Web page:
Proposed housing developments, uranium mining, and a tram project put the Colorado River at risk.
Proposed housing developments, uranium mining, and a tram project put the Colorado River at risk.

Colorado River Tops List of Endangered Waterways

Nonprofit cites “battery of threats”


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The 277-mile stretch of the Colorado River that passes through the Grand Canyon has landed at the top of conservationist group American Rivers’ list of Most Endangered Rivers, according to the organization’s website. The group cites a “battery of threats” to the health and wild nature of the Grand Canyon, including housing developments, uranium mining, and the proposed the Grand Canyon Escalade tram, which would carry visitors from the canyon’s East Rim down to the confluence of the Colorado and Little Colorado Rivers.

“The Grand Canyon is facing the biggest threats in a generation,” said Bob Irvin, president of American Rivers, in a press release. “The Colorado River in the Grand Canyon is an irreplaceable national treasure that should be preserved for all of us, for all time. The Grand Canyon is not for sale.”
The Escalade project would involve construction on Navajo Nation land and must gain approval from the tribal council before proceeding. If it passes, as many as 10,000 people could travel to the base of the Grand Canyon each day. Projects associated with the tram, including a restaurant, gift shop, and restrooms, would present noise, human waste, and pollution issues that American Rivers directors say could “forever damage the canyon’s remote, wild character.” At the same time, American Rivers representatives list as unacceptable threats the existing active uranium mines in the vicinity of the Grand Canyon, as well as developments in the town of Tusayan, where potential spa, dude ranch, and lodgings could overdraw groundwater from the aquifer.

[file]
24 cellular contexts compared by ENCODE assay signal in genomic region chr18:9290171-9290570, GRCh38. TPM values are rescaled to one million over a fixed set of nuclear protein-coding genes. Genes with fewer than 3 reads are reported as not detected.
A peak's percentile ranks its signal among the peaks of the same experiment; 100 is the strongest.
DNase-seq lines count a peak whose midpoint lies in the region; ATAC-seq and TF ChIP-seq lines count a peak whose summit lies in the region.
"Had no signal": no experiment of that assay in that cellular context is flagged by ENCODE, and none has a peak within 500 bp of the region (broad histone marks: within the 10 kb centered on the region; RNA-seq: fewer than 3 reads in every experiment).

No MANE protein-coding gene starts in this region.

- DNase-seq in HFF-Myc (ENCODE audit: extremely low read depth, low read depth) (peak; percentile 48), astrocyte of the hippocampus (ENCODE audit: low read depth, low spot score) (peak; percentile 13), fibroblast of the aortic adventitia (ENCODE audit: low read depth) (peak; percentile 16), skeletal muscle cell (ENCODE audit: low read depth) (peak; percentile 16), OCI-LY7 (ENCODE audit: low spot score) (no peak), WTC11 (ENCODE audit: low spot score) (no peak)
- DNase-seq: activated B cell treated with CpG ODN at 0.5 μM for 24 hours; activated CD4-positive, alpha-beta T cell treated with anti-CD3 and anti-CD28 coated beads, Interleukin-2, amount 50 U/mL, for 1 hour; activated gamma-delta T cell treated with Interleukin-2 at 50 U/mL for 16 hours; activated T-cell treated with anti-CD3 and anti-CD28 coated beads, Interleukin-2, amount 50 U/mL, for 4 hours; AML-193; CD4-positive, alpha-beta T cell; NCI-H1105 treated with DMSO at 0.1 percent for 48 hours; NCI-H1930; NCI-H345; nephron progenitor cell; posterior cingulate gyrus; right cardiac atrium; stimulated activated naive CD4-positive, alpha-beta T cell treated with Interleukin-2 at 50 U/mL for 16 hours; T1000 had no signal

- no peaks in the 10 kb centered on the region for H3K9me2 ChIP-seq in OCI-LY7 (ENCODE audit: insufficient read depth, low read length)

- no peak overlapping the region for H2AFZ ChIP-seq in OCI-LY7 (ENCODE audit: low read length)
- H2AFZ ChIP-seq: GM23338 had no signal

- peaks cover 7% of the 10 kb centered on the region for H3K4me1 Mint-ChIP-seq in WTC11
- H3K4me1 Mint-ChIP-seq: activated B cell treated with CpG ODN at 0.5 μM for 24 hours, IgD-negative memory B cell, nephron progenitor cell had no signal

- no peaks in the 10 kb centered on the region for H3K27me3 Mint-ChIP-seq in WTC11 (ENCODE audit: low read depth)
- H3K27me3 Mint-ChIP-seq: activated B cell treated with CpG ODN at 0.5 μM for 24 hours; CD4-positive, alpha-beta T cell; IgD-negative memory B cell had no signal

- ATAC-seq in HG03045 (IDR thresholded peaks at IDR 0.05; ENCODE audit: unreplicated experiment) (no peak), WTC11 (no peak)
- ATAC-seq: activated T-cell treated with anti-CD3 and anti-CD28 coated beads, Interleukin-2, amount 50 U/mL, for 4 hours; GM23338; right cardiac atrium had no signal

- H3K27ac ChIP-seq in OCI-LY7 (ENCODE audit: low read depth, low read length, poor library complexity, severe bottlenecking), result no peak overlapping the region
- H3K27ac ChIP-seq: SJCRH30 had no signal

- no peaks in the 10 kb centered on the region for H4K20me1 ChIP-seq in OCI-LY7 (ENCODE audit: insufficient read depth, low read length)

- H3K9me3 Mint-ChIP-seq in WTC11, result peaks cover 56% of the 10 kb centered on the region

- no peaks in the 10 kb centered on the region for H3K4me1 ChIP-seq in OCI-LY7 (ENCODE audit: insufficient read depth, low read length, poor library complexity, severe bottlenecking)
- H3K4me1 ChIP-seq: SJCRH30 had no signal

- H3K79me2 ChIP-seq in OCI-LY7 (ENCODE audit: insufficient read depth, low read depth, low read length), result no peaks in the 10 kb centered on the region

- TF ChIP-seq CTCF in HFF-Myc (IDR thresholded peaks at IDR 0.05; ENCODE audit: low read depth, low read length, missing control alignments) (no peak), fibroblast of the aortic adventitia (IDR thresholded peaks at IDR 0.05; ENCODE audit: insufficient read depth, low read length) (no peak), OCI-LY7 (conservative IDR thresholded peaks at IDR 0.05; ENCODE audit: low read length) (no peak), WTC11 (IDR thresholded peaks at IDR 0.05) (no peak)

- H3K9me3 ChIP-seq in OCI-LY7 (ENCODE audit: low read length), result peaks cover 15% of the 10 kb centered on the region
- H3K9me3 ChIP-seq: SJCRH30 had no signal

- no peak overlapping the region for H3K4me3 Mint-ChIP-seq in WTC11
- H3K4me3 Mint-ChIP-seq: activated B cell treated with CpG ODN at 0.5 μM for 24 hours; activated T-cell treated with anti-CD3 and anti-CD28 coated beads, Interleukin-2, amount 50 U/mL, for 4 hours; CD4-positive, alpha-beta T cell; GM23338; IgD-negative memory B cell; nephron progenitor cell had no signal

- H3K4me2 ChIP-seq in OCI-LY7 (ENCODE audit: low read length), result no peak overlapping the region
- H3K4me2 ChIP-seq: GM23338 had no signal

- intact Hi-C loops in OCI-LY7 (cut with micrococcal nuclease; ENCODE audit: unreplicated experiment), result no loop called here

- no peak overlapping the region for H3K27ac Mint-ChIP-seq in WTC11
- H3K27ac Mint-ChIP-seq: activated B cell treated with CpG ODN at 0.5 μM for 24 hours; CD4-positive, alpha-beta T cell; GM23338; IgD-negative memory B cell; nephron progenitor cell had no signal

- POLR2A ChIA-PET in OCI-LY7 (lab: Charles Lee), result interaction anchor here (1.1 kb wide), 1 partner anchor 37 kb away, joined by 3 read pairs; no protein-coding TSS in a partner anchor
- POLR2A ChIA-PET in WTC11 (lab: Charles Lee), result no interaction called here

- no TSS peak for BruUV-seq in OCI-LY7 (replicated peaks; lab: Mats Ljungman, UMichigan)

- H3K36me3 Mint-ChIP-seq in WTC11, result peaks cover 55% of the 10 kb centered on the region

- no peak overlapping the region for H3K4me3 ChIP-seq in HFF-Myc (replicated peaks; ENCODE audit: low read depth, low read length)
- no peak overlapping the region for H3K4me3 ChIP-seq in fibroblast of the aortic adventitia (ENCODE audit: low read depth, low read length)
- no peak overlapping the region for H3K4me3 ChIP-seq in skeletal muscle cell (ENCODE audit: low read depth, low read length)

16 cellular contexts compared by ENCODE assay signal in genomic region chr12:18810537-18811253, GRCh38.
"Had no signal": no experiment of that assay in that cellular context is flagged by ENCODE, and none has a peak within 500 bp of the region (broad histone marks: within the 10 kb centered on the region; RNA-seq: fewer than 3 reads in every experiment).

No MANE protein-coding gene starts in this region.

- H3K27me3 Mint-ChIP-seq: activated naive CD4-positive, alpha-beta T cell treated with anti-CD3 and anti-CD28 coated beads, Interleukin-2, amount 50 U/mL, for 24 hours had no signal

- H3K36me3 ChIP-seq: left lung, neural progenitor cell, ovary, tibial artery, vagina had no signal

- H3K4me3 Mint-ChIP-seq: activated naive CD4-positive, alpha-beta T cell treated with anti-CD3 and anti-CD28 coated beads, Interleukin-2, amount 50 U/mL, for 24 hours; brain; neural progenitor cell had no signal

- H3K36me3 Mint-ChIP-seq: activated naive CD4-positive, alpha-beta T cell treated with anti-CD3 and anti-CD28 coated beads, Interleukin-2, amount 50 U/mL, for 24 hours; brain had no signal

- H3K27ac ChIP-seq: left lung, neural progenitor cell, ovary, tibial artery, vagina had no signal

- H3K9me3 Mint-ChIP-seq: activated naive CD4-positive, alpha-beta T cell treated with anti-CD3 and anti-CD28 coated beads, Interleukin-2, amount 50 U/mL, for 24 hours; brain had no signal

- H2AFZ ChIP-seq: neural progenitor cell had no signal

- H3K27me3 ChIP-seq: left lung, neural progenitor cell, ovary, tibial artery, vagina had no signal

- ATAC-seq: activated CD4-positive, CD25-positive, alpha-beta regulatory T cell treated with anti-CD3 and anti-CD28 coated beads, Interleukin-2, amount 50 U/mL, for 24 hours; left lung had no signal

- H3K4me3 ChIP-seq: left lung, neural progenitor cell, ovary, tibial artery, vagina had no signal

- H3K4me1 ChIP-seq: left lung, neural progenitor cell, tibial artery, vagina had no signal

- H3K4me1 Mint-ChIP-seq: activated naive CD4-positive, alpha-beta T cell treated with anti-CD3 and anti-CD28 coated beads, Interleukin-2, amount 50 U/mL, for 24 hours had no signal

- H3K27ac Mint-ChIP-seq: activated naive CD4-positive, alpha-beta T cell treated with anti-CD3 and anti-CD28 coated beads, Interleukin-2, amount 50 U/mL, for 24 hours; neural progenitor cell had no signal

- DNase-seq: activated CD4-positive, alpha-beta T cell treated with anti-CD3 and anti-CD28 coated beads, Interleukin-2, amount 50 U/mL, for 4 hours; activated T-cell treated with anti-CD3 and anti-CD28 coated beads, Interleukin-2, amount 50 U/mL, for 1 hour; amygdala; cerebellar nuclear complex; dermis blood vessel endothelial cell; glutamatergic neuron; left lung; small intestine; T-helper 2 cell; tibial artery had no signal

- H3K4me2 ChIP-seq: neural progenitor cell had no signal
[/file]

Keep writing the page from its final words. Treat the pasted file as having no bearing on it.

The American Rivers listing confines itself to issues affecting northern Arizona. As Outside wrote last June, however, problems with the Colorado River are bound to affect the entire Southwest, where a historic 14-year drought has coincided with unrelenting residential growth and crucial agricultural activity, all of which depend heavily on the waterway’s health and safety.

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